Fighting faith – St. Giles Cathedral Edinburgh

If you are looking to find a bit of the Scottish fervor, visit the memorial to the fiery Jenny Geddes at St. Giles Cathedral. Originally called St. Giles Kirk, this is the sight of many of the Scots’ religious and political movements. During the union of England and Scotland under Charles I, the king tried […]

If you are looking to find a bit of the Scottish fervor, visit the memorial to the fiery Jenny Geddes at St. Giles Cathedral. Originally called St. Giles Kirk, this is the sight of many of the Scots’ religious and political movements. During the union of England and Scotland under Charles I, the king tried to merge the two countries by introducing his Anglican Church of England into an increasingly puritanical Scotland. In 1637, he had a Book of Common Prayer published that reflected these Anglican beliefs. The new book was introduced in St. Giles in July 1637, and it was in this service that the legendary Jenny Geddes sparked the resistance that would burn throughout Scotland for nearly 25 years.

As the Dean of Edinburgh, James Hanna, read from the book, an enraged Jenny Geddes stood in the middle of the service and with as much force as she could muster, hurled her stool at him, shouting, “Deil colic the wame o’ ye, fause thief; daur ye say Mass in me lug?” The translation speaks to the fervent opposition to the Catholic-like practices of the Church of England: “Devil cause you the colic, false thief; dare you say the Mass in my ear?” Her fervor started a riot, and even when the mob was thrown out onto the street, the service was disrupted by their noise, as they hammered on the doors and hurled rocks at the windows.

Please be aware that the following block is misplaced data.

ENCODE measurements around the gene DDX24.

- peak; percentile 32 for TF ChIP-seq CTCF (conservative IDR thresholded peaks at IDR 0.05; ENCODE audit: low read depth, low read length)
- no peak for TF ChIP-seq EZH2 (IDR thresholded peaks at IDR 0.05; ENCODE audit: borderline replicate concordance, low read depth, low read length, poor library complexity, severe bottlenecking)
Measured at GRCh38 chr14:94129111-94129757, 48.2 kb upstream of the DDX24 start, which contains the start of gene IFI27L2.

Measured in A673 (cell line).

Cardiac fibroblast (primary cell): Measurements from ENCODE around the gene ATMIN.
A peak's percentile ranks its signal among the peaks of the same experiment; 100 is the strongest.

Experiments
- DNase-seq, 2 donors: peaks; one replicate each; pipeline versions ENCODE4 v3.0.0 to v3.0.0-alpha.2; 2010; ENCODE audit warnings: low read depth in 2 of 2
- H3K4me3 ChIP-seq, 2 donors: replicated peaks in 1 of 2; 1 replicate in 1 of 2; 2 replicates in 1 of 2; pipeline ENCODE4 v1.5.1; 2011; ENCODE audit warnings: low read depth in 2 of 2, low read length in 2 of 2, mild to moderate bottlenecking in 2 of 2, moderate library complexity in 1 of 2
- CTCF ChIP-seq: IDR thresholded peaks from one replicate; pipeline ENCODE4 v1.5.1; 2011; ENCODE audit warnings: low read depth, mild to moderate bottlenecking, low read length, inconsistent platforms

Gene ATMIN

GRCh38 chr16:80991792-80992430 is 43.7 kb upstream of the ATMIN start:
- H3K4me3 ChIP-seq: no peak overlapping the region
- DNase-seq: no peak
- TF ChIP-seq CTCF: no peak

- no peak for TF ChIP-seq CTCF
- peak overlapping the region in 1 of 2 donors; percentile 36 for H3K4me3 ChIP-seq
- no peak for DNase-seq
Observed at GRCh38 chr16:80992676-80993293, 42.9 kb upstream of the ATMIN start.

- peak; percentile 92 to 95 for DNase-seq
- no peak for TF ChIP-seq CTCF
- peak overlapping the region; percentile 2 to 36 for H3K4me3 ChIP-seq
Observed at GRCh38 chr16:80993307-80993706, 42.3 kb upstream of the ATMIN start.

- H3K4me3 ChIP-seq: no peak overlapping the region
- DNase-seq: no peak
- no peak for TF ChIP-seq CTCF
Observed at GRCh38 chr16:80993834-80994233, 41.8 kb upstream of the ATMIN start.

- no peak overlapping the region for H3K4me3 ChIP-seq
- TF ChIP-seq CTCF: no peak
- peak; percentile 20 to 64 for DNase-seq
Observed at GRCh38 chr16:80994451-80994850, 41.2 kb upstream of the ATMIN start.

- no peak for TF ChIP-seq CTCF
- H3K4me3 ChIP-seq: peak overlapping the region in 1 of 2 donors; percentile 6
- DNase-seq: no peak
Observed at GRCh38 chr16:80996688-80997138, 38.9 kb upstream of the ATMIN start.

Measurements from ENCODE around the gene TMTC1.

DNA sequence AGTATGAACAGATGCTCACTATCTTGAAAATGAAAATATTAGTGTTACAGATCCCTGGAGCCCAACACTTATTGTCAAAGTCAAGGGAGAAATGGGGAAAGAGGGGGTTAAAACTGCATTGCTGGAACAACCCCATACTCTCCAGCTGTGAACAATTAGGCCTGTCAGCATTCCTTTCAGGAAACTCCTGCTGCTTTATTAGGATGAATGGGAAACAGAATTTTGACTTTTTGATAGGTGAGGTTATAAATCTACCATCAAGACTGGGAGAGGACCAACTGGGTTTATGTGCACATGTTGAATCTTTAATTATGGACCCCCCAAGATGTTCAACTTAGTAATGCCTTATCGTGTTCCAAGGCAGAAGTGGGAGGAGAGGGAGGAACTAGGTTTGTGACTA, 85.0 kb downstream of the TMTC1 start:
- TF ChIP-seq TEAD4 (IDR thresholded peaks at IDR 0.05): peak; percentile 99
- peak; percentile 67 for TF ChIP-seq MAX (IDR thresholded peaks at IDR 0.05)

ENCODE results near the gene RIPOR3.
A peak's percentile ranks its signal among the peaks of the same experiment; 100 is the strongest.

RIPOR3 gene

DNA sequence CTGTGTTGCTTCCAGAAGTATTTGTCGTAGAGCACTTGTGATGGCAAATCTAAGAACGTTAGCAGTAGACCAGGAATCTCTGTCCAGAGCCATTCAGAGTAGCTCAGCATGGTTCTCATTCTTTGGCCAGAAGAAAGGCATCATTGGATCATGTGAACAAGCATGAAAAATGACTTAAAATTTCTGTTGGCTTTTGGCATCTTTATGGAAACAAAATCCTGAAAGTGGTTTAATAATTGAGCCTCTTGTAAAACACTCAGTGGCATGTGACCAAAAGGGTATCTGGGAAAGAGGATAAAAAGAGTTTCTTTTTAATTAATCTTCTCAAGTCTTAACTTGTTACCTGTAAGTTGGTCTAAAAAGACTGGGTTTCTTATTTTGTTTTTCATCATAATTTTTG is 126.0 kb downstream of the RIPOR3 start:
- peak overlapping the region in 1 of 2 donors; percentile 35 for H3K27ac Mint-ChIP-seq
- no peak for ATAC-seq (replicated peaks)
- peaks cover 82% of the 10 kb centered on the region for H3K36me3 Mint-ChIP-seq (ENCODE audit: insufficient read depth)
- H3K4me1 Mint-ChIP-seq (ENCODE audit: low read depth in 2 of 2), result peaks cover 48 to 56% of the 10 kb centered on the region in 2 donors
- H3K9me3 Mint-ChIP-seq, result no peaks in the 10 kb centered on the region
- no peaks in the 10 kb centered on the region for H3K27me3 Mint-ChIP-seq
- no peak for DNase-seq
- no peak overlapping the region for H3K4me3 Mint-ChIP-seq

This resistance gave way to a string of riots across the city and eventually, throughout Scotland. Though the Scots petitioned to have the Anglican liturgy removed from Scotland, Charles I refused, and in 1638, thousands of men and women signed the National Covenant, a document that promised to preserve Scottish culture and tradition. Infuriated at what he considered their treason, Charles I launched the First Bishops’ War, or Wars of the Covenant, in 1639, targeting the Covenanters, arresting and imprisoning them in Greyfriars Kirk yard. They were marched through the cemetery into a cramped open-air prison, where they were shot on the spot if they moved.

These years were a dark time in Scottish history, yet they mark the spirit and determination of the Scots. Though not much is known about Jenny Geddes, her story is legendary, and beloved. She is believed to have been a street merchant, and to have lived from 1600 to 1660. Some think that her tale is fictional, another fable created to bolster Scottish spirits. Whether or not she was real, her story gave rise to a resistance that lasted for many years, and the replica of the stool pays testament not only to her bravery, but to that of the many Scots who fought for religious and cultural freedom.
Team Edinburgh September 2009

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